The biggest problem the [D]’s have today is elitists like yourself “advising” others to suffer silently while they reap the benefits.

  61. S Brennan permalink
    March 25, 2017

    And StewartM; to your other Corporate media talking point:

    ======Don’t believe the headlines about Japan’s economy======

    https://www.washingtonpost.com/news/wonk/wp/2015/11/19/dont-believe-the-headlines-about-japans-economy/?utm_term=.b0b87fb8549d

    “…if this is really a recession, it is the strangest one in history. Unemployment, after all, is still only 3.4 percent. The r-word just doesn’t seem appropriate when everyone who wants a job can find one. Indeed, as you can see above, Japan’s share of working-age adults who are, in fact, working has shot up from 80.5 percent to 83 percent today, two recessions notwithstanding…maybe it means looking past the demographics and at the economy itself.

    If the word “recession” is going to tell us what we need to know, it has to be able to distinguish between an economy that’s shrinking because retirement-age people don’t want jobs, and one that’s shrinking because working-age people can’t find jobs. Otherwise, we’ll keep hearing how Japan’s 3.4 percent unemployment is a failure since the country has a lot of old people.

    It isn’t. Not even close.”

    Of course neoliberal economist like the religion/philosophy department they sprung from have an extremely rigid worldview that does not allow for reality.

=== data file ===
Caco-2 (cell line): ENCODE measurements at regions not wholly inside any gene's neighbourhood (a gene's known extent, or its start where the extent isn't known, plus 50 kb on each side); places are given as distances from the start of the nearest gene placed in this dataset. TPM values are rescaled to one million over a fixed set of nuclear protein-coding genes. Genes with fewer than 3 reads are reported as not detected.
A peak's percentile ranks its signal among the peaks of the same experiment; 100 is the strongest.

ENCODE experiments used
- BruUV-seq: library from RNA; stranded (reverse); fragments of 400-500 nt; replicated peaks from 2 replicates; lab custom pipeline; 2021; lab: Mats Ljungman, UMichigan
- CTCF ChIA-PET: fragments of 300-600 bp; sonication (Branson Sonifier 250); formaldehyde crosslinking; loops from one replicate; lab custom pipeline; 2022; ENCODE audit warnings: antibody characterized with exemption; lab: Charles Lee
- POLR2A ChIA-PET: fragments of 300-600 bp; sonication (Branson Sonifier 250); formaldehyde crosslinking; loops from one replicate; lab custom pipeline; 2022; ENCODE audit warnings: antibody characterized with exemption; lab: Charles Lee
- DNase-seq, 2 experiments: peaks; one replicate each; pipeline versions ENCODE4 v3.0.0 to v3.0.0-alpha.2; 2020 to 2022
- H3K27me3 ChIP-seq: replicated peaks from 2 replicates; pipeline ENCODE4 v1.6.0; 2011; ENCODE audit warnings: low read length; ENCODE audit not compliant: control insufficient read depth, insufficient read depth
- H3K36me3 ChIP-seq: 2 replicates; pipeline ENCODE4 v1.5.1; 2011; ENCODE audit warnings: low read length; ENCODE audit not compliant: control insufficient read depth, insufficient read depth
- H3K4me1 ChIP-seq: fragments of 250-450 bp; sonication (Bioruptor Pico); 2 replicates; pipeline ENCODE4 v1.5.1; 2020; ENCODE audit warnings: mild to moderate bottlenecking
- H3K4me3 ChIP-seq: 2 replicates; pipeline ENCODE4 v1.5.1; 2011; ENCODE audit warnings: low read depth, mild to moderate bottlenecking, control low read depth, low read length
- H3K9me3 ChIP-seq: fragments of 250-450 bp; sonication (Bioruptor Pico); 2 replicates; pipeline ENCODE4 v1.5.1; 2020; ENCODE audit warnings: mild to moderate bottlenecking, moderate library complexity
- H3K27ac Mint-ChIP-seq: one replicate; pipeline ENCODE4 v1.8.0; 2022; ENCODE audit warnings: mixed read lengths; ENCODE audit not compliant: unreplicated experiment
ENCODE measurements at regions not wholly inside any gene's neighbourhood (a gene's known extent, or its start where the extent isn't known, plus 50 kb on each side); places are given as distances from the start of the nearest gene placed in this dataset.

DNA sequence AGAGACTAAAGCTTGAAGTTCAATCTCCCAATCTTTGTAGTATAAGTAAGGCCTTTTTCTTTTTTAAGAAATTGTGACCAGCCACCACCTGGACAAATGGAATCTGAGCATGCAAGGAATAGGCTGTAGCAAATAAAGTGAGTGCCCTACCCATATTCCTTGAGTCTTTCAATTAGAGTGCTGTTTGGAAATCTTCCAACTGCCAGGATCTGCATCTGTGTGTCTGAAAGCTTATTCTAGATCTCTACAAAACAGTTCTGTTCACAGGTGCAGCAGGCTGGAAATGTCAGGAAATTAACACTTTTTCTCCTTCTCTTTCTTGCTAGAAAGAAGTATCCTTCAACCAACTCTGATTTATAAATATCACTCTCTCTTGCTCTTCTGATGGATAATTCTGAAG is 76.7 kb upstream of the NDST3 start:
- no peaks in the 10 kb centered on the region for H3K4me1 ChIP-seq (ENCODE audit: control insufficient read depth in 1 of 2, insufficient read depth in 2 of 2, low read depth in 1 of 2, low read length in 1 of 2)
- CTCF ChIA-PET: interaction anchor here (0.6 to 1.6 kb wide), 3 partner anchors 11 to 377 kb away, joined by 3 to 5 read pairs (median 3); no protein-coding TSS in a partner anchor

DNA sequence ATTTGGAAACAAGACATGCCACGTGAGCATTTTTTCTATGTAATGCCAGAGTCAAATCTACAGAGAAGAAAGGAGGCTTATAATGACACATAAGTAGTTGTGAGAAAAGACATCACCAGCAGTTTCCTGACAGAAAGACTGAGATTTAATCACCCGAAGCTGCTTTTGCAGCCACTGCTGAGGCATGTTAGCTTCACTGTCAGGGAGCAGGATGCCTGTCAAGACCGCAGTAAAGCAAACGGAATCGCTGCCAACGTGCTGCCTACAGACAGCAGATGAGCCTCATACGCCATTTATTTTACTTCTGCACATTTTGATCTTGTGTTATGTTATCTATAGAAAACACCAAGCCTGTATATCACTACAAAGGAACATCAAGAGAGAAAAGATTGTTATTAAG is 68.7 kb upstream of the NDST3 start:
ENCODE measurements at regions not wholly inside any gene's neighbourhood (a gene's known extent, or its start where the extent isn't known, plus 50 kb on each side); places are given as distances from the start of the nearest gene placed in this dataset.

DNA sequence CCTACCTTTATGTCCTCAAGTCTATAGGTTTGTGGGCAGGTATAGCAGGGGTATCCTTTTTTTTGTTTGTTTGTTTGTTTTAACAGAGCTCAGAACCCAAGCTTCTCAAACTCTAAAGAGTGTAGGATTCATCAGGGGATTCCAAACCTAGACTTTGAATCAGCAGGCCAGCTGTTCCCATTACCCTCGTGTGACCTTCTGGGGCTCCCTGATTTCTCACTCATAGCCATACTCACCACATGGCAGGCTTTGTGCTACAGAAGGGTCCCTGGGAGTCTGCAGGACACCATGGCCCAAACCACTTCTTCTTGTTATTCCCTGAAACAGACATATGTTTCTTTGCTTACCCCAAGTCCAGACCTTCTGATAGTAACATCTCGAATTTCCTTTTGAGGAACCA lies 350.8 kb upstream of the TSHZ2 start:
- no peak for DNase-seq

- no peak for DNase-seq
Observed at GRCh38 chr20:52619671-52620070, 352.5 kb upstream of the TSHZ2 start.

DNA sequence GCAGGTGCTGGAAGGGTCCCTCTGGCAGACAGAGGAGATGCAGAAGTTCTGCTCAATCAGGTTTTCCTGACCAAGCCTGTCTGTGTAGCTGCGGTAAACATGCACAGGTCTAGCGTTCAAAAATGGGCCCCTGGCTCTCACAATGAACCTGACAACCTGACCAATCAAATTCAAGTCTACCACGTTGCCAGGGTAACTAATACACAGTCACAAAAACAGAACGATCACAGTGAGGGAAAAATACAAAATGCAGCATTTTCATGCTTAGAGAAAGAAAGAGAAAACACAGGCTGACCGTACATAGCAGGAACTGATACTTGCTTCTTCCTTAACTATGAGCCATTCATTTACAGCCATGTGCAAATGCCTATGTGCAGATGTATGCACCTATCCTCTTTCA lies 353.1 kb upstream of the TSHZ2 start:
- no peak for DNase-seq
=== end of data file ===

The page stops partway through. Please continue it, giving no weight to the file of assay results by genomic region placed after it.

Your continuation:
62. StewartM permalink
    March 25, 2017

    SBrennan

    It is a simple fact that the US, compared to most of our developed countries, does not have a high population density. Our population growth is well below the world average. and I don’t see the mountains and hollows here here being overrun by immigrants (yuppie retirees, maybe, but not immigrants). Eight US states are actually depopulating.

    As for Japan, the Japanese government recognizes their demographic decline as a serious problem. But because of deep-seated prejudice against foreigners, they desperately are trying “womenomics” (adding women to the workforce) and increasing reliance on robotics.
    Still at some point they will have to face the writing on the wall and liberalize their very restrictive immigration policies:

    http://www.japantimes.co.jp/news/2016/04/27/national/japan-eyes-foreign-workers-stealthily-challenging-immigration-taboo/#.WNcnyeS1vCE

    Your citing Japan’s unemployment statistics is misleading–because it’s not unemployment per se that is the problem in a country with a declining population, but the shrinking of the workforce participation rate (i.e, fewer workers having to support a larger nonworking population). 40 % of Japan is going to be 65 or older by 2060.

    (And as an aside, as someone who has spent at least some time in Asia, the low unemployment rate in Japan is mirrored across other Asian countries–in part due to a stronger sense of paternalism (should not be strange, US companies once had it too) and part of the social contract, that everyone should be able to find work. South Korea’s unemployment rate is 4.0 %, Taiwan’s is 3.8 %, Singapore’s is 2.2 %, Vietnam’s is 2.1 %, and Thailand clocks in at an incredible 0.9 %. Japan’s 3 % rate is not because of their demographics.

    But I would agree with you on this–such statistics call bullshit on the Fed’s claim that 4.9 % Americans being unemployed means too many people are working we need to cause them to lose jobs. If you want to be pissed at someone, the Fed is one of the entities deserving the blame).